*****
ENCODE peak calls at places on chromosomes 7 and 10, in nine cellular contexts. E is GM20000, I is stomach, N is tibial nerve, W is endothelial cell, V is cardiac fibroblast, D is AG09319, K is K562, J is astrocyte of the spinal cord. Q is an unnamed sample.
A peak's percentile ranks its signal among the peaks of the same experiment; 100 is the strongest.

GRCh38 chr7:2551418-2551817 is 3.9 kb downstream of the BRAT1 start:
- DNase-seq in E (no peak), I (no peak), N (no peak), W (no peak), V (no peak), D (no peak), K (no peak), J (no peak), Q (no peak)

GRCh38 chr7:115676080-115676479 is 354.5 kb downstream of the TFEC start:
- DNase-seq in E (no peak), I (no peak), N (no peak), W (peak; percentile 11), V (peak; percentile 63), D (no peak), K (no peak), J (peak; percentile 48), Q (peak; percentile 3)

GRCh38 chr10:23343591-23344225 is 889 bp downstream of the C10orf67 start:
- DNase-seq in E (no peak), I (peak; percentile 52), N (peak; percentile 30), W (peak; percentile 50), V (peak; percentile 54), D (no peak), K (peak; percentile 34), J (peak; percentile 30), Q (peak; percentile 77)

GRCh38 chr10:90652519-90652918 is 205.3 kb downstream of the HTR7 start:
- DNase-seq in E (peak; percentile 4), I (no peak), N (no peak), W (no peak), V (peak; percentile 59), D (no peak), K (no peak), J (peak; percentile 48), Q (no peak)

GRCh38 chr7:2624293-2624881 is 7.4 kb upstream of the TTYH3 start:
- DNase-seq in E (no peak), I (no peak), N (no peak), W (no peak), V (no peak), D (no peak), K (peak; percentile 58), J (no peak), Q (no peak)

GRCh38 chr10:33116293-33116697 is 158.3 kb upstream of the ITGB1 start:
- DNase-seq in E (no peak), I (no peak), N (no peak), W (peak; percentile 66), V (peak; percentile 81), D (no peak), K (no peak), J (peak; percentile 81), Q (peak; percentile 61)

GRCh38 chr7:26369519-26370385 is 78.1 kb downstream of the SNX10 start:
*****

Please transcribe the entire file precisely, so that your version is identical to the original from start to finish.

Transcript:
ENCODE peak calls at places on chromosomes 7 and 10, in nine cellular contexts. E is GM20000, I is stomach, N is tibial nerve, W is endothelial cell, V is cardiac fibroblast, D is AG09319, K is K562, J is astrocyte of the spinal cord. Q is an unnamed sample.
A peak's percentile ranks its signal among the peaks of the same experiment; 100 is the strongest.

GRCh38 chr7:2551418-2551817 is 3.9 kb downstream of the BRAT1 start:
- DNase-seq in E (no peak), I (no peak), N (no peak), W (no peak), V (no peak), D (no peak), K (no peak), J (no peak), Q (no peak)

GRCh38 chr7:115676080-115676479 is 354.5 kb downstream of the TFEC start:
- DNase-seq in E (no peak), I (no peak), N (no peak), W (peak; percentile 11), V (peak; percentile 63), D (no peak), K (no peak), J (peak; percentile 48), Q (peak; percentile 3)

GRCh38 chr10:23343591-23344225 is 889 bp downstream of the C10orf67 start:
- DNase-seq in E (no peak), I (peak; percentile 52), N (peak; percentile 30), W (peak; percentile 50), V (peak; percentile 54), D (no peak), K (peak; percentile 34), J (peak; percentile 30), Q (peak; percentile 77)

GRCh38 chr10:90652519-90652918 is 205.3 kb downstream of the HTR7 start:
- DNase-seq in E (peak; percentile 4), I (no peak), N (no peak), W (no peak), V (peak; percentile 59), D (no peak), K (no peak), J (peak; percentile 48), Q (no peak)

GRCh38 chr7:2624293-2624881 is 7.4 kb upstream of the TTYH3 start:
- DNase-seq in E (no peak), I (no peak), N (no peak), W (no peak), V (no peak), D (no peak), K (peak; percentile 58), J (no peak), Q (no peak)

GRCh38 chr10:33116293-33116697 is 158.3 kb upstream of the ITGB1 start:
- DNase-seq in E (no peak), I (no peak), N (no peak), W (peak; percentile 66), V (peak; percentile 81), D (no peak), K (no peak), J (peak; percentile 81), Q (peak; percentile 61)

GRCh38 chr7:26369519-26370385 is 78.1 kb downstream of the SNX10 start: